- On September 30, a court in An Giang Province also sentenced Nguyen Thi Ngoc Tien, another organisation member, to 12 years in prison and four years of probation on the same charge.
- This year, Vietnam has imprisoned at least 20 people with alleged connections to the Provisional Government of Vietnam on charges of “attempting to overthrow the government.” The political organization, founded by Dao Minh Quan, a Vietnamese-American politician, was designated as a terrorist organization by Vietnam’s Ministry of Public Security. However, according to Quan, there was no evidence to back Hanoi’s accusations.
The 13th Central Committee of Vietnam’s Communist Party holds its plenary session in Hanoi
- The 6th plenary session of the 13th Central Committee of the Vietnamese Communist Party (VCP) began in Hanoi from October 3 to October 9. According to Vietnam's State media, the budget draft and socioeconomic development plans are some of the issues discussed during this session.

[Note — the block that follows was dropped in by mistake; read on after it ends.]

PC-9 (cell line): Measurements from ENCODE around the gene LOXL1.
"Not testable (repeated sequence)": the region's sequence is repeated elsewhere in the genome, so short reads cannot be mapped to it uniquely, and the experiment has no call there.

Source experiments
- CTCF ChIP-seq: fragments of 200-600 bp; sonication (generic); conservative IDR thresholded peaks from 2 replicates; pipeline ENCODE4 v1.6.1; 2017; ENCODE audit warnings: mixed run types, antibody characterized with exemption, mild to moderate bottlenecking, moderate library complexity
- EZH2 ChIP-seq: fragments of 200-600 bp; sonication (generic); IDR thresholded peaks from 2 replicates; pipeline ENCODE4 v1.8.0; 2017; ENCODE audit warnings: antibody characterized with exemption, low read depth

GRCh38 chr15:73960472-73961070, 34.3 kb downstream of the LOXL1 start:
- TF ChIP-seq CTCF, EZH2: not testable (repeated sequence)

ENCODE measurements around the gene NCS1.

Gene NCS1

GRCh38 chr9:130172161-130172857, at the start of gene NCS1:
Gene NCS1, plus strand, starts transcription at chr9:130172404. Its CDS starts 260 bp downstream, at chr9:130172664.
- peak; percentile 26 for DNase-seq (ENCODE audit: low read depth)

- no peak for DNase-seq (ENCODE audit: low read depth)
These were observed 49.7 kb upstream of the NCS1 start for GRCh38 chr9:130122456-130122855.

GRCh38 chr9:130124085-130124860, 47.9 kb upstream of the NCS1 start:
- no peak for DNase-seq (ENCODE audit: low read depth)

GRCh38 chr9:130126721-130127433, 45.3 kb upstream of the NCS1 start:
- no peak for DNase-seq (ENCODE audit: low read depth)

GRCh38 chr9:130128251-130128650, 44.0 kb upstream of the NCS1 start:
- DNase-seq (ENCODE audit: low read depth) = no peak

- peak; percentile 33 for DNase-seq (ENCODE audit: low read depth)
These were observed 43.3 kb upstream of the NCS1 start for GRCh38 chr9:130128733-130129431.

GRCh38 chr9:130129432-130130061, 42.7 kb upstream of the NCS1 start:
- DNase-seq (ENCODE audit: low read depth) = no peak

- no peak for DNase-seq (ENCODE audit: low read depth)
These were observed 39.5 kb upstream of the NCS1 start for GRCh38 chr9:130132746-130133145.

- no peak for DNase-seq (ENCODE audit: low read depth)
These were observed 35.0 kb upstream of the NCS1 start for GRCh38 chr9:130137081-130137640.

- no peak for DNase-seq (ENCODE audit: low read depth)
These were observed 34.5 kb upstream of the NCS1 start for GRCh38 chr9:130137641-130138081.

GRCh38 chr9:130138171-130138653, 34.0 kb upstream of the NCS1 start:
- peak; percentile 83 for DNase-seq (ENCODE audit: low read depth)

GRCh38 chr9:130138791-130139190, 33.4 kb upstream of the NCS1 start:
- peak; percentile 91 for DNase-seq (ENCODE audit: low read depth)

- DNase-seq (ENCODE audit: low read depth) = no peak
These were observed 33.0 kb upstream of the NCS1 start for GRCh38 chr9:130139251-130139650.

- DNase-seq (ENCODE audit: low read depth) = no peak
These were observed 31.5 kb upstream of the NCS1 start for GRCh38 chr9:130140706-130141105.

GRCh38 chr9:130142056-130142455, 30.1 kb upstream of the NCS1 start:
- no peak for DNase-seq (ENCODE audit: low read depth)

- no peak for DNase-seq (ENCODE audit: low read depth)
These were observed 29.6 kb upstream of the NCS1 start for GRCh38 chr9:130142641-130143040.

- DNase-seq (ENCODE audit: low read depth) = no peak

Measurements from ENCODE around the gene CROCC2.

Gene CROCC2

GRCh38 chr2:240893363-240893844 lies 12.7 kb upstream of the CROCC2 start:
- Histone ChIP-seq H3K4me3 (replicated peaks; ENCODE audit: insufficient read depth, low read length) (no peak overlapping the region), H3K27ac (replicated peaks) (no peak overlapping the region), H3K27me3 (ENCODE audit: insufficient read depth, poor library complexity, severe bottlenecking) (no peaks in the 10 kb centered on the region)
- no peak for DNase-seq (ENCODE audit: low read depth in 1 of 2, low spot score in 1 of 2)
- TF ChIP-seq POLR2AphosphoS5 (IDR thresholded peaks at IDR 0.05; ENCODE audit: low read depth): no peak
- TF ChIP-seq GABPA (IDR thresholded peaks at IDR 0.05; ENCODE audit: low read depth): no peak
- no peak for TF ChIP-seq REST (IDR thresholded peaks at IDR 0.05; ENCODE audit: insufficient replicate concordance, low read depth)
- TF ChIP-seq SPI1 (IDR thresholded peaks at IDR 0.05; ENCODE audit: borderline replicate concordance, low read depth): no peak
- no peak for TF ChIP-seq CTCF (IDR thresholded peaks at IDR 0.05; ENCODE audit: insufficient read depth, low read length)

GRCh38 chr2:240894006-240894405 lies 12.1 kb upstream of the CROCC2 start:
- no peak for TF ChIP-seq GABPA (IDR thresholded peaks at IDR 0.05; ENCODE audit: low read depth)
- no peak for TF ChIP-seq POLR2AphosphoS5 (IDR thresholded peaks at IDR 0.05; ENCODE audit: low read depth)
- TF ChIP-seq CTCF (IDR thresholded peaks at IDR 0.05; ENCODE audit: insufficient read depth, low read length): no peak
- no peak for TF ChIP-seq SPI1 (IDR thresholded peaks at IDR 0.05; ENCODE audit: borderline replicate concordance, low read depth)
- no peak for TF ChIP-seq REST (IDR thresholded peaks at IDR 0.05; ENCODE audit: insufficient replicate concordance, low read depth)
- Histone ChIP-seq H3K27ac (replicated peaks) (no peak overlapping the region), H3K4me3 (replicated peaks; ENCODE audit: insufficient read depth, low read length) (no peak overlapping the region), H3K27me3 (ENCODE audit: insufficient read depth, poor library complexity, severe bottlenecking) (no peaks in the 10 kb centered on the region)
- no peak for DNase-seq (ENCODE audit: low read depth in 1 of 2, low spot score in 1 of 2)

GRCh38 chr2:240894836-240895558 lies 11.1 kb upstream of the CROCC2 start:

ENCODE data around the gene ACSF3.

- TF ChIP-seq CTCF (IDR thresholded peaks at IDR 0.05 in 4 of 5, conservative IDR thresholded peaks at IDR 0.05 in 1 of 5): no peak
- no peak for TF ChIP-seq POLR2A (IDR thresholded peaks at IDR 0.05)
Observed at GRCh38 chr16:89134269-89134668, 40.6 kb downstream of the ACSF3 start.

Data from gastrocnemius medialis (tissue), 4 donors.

- The VCP’s Central Committee will also draft plans for the period 2021-2030 and set out a vision for 2050 as Vietnam continues to accelerate toward industrialization and modernization, State media reported.
- The Central Committee is regarded as the second most powerful governing body of the VCP, second only to the Party Congress. The Committee also serves as the VCP’s main stage. Its functions include electing members of the Politburo and the general secretary, among other positions. In addition, it maintains the political platforms of the VCP, the VCP’s charter, the resolutions of the Party congresses, and decisions regarding both foreign and internal affairs.